Sunday, April 12, 2015
Truth and Consequences (Easter 2.B)
Christmas afternoon. The living room is deserted except for a few piles of gifts; the younger kids are downstairs with an Xbox or a Gameboy, and the teenagers have gone back to bed. The excitement’s over, except for Boxing Day madness and the annual suspense over whether or not Father Xavier will lace up his skates for the parish skating party.
Most of us, parents and children alike, know the feeling.
Even the Church seems quickly to turn our thoughts from Christmas, celebrating several big feasts in the week following December 25.
Easter is different. We focus on the resurrection without a moment’s pause. Today’s Gospel records an appearance of the Risen Lord. So did the Gospel yesterday, and Friday, and Thursday—at every Mass last week we read an Easter story, whether it was on the road to Emmaus, or along the shore of the Sea of Galilee, or behind the locked doors of the Upper Room.
The Risen Lord appears also in next Sunday’s Gospel. That’s the last in this long series, but it doesn’t mean an end to the Easter theme. Two Sundays from now we’ll turn our thoughts back to the earthly ministry of Jesus in order to better understand his continuing presence with us now that he has risen.
I’m not telling you this just to describe the pattern of the readings we’ve heard today and will hear from now until the Ascension. There are three important things we can learn from looking at the readings today, and all of them connect to one central fact: Easter is a continuing experience in our lives.
The first point is that the resurrection has consequences for the Church. In our first reading, the Acts of the Apostles tells us about the unity and charity of the early Church. It tells us that what the first disciples believed had enormous consequences for how they worshipped.
It’s generally true in our parish that those with the greatest commitment to the faith are also those who make the greatest financial sacrifices. But imagine a community where the financial sacrifice was total—no envelopes or tax receipts involved! What strong faith is needed to surrender everything, trusting that the fellowship of believers would look after your needs.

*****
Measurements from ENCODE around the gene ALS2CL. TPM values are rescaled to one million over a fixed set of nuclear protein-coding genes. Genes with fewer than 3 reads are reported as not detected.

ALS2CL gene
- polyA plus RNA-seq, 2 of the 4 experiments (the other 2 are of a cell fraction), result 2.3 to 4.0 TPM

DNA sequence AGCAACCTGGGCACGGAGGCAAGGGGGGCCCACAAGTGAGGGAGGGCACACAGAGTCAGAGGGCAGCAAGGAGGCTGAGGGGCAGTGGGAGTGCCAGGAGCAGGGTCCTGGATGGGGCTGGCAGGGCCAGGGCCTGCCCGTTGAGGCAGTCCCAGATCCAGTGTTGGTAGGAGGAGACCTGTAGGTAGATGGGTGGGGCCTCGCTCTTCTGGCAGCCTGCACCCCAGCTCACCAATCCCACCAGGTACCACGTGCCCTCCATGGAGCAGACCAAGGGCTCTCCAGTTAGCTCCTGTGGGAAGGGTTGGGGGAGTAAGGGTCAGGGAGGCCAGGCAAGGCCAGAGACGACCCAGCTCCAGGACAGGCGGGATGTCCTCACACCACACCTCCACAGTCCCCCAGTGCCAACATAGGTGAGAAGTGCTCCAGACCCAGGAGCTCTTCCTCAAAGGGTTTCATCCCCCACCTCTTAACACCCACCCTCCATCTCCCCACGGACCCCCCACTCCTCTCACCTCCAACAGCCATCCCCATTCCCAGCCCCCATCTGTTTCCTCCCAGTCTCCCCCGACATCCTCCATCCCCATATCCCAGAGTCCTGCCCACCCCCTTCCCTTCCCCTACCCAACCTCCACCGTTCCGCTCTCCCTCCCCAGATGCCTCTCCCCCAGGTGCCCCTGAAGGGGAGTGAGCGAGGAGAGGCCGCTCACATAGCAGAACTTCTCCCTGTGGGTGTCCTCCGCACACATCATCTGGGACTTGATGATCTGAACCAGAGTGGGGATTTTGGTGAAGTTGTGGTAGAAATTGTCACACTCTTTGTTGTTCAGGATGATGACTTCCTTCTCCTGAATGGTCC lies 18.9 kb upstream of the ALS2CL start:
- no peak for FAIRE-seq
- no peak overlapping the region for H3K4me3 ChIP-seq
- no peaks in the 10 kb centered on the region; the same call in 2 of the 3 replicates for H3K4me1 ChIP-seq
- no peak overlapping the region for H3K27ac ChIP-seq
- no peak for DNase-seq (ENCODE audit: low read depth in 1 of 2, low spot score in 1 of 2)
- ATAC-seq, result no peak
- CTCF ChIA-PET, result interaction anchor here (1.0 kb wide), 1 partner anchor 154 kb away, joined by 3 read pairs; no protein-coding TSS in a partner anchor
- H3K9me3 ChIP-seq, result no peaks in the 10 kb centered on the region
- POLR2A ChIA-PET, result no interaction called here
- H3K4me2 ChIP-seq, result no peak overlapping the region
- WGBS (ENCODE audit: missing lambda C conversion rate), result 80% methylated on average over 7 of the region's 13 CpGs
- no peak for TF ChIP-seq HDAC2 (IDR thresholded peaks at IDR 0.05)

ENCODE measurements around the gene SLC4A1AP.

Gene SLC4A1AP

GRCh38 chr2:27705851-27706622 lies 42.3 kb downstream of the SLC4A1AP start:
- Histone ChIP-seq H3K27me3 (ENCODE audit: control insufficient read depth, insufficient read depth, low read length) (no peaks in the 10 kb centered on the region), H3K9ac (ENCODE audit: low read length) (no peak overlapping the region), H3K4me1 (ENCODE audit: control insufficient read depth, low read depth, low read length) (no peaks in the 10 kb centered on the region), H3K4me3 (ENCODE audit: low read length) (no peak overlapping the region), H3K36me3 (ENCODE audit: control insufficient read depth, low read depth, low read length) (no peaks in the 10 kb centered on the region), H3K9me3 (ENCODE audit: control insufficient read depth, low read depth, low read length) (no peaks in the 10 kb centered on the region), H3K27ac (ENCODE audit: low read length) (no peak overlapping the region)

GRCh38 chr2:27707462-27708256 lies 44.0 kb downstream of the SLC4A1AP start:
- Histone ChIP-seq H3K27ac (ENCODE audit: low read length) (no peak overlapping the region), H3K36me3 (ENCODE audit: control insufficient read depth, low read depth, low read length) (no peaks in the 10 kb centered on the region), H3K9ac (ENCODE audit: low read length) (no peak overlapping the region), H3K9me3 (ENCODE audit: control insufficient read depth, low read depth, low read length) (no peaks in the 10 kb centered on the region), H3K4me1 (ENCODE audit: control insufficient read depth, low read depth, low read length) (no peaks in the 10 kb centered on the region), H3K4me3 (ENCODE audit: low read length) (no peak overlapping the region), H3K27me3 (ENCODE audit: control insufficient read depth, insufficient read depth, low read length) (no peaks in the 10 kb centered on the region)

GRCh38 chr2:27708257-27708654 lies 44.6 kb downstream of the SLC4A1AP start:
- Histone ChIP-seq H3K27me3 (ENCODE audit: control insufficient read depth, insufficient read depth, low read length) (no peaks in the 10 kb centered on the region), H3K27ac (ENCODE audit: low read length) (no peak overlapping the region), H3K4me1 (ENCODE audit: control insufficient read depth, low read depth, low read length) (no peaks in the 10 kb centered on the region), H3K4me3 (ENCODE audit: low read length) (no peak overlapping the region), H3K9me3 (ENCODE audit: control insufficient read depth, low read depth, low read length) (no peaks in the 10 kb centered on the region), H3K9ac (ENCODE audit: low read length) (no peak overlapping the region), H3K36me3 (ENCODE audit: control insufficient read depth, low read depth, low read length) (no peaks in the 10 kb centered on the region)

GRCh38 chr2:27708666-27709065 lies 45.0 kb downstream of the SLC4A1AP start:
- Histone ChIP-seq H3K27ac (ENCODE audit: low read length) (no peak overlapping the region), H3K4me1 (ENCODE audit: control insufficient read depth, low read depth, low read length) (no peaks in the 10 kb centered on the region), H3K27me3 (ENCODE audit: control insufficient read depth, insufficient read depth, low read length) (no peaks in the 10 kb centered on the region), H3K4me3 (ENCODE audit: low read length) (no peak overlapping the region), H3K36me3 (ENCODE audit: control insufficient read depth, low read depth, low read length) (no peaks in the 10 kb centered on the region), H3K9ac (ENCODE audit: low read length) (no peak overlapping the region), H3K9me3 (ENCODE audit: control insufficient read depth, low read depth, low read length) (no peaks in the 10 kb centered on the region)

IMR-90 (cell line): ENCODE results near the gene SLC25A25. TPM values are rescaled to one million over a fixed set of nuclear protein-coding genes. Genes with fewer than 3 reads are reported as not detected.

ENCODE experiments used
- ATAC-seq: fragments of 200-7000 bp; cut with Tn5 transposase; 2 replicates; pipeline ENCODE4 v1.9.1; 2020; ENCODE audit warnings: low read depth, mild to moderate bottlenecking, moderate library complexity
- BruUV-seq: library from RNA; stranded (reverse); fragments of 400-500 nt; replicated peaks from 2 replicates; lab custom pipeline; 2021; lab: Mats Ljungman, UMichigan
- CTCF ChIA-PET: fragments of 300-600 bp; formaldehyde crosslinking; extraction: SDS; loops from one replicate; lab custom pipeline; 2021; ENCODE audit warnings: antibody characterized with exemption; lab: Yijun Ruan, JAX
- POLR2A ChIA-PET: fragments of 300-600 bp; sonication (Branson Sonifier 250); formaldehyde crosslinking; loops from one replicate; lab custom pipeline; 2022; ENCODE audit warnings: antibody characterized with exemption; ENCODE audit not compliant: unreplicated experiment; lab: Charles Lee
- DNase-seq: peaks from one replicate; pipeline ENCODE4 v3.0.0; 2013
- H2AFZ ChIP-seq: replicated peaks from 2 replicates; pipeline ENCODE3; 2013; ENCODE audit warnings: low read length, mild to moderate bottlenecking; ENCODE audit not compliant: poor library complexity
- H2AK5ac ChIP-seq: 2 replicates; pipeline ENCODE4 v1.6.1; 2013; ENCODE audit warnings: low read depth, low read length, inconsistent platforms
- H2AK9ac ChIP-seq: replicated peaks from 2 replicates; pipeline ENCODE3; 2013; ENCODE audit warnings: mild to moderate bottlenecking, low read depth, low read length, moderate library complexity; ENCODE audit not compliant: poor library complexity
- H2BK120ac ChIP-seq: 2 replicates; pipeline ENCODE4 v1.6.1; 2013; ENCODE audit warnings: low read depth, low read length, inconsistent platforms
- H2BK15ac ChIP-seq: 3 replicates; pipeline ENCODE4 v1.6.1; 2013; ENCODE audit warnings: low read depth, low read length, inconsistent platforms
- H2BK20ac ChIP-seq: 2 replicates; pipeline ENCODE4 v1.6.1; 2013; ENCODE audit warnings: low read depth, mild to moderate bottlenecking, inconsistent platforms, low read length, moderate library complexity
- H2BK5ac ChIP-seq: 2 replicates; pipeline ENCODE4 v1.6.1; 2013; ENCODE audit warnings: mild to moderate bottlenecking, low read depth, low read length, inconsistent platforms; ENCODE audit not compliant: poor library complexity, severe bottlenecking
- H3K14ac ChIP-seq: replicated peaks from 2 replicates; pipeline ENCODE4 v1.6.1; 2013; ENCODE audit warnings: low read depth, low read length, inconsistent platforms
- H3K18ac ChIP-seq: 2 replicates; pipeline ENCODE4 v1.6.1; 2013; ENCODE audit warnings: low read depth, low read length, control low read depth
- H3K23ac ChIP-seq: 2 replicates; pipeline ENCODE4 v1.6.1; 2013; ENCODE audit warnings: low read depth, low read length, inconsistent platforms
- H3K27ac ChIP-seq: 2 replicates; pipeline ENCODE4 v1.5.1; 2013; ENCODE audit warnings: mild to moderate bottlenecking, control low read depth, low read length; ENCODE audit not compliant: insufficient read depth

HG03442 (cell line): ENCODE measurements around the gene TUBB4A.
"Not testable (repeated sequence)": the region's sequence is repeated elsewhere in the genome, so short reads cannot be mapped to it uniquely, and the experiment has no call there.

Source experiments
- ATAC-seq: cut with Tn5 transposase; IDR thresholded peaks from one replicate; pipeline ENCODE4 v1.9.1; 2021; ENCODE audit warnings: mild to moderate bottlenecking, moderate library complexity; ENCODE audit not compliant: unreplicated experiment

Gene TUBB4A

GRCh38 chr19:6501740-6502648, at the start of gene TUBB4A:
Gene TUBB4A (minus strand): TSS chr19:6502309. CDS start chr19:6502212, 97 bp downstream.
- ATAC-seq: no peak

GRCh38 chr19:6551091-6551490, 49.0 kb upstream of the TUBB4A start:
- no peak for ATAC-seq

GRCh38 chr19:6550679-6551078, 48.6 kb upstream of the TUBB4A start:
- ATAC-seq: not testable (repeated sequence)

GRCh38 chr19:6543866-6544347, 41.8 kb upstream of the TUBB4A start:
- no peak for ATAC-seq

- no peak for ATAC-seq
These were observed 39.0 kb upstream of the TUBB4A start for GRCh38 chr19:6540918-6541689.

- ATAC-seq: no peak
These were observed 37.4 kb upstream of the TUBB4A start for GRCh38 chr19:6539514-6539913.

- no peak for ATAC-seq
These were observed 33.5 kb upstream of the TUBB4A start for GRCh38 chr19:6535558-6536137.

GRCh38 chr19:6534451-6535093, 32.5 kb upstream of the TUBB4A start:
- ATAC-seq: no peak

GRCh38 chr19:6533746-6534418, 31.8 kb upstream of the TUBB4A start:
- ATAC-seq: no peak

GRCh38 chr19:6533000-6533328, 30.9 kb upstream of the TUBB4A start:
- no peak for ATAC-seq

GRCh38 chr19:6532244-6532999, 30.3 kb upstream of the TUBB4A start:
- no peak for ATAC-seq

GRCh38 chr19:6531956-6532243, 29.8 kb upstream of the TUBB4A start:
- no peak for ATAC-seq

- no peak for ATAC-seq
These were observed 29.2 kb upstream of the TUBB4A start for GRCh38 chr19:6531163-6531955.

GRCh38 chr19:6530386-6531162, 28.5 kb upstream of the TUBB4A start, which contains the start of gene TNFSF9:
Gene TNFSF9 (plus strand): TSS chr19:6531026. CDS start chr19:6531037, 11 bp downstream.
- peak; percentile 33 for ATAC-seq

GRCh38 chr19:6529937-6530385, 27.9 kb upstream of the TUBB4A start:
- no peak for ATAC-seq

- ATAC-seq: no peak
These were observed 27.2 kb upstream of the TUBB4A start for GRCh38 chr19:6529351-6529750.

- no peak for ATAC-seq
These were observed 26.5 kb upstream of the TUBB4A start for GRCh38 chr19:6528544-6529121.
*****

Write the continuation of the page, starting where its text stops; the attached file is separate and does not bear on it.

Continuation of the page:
And not just faith in God: by giving up what they owned to the Apostles, those first Christians also had faith in the Church. What they saw in one another allowed them to trust in the goodness of the community.
This short reading from Acts is presented in three paragraphs. The first says the group was “of one heart and soul” and “everything they owned was held in common.” That’s unity.
The third paragraph say “there was not a needy person among them.” Every member of the community was looked after according to need. That’s charity.
But the middle paragraph is the key. It tells us that the Apostles testified “with great power” to the resurrection of Jesus and that “great grace was upon them all.” There you have the source of the unity and the source of the power. It’s a direct consequence of that small community's faith in the resurrection.
The second point is that the resurrection has consequences for our lives. It is historical, for sure, but also something personal which we live each day.
We see this in the second reading today. Our belief in Christ, immeasurably strengthened by his rising from the dead, leads to love of God. And love of God leads to loving what he loves—in other words, to obeying his commandments.
Sometimes we’re like children who whine to their parents “Do I have to?” Or “why do I have to….” In today’s second reading, St. John says that’s the wrong question. Obedience to God is less a matter of what we have to do than something we want to do. We want what he wants because we believe. Our faith’s not just a series of dogmas, but an overall conviction that faith leads to victory—victory over sin and all that oppresses us.
As he rose from the dead, Christ won the greatest of all victories; through faith, each disciple has a share in that triumph—not just at the end of our lives, but each day that we live according to what he taught and commanded.
The third and final thing we can learn from the readings today comes from the Gospel. The resurrection of Jesus is the cornerstone of our faith. Doubting Thomas is convinced by experience. We don’t have the chance to touch the risen body of the Lord, but we do have his testimony and that of countless others. We have not seen, but we have heard; the Scriptures show us his wounded hands and his pierced side.
Seeing is believing, the saying goes, and it’s true enough. But if seeing were the only way to belief, I would wonder whether I really have a brain—certainly I’ve never seen it, and I do doubt it sometimes—or whether Australia exists. But Australians have assured me it does, and I have no reason to doubt them.
On this Divine Mercy Sunday, Jesus says “peace be with you” to each and every one of us. He offers the peace that comes from forgiveness, and the peace that comes from faith.
In his resurrection from the dead, he strengthens our faith with the most absolute of all signs—not only that we might believe, but that, through believing, we might have life in his name and the gift of peace.
The truth about the Lord's resurrection has consequences—for our Church, our lives and our hearts.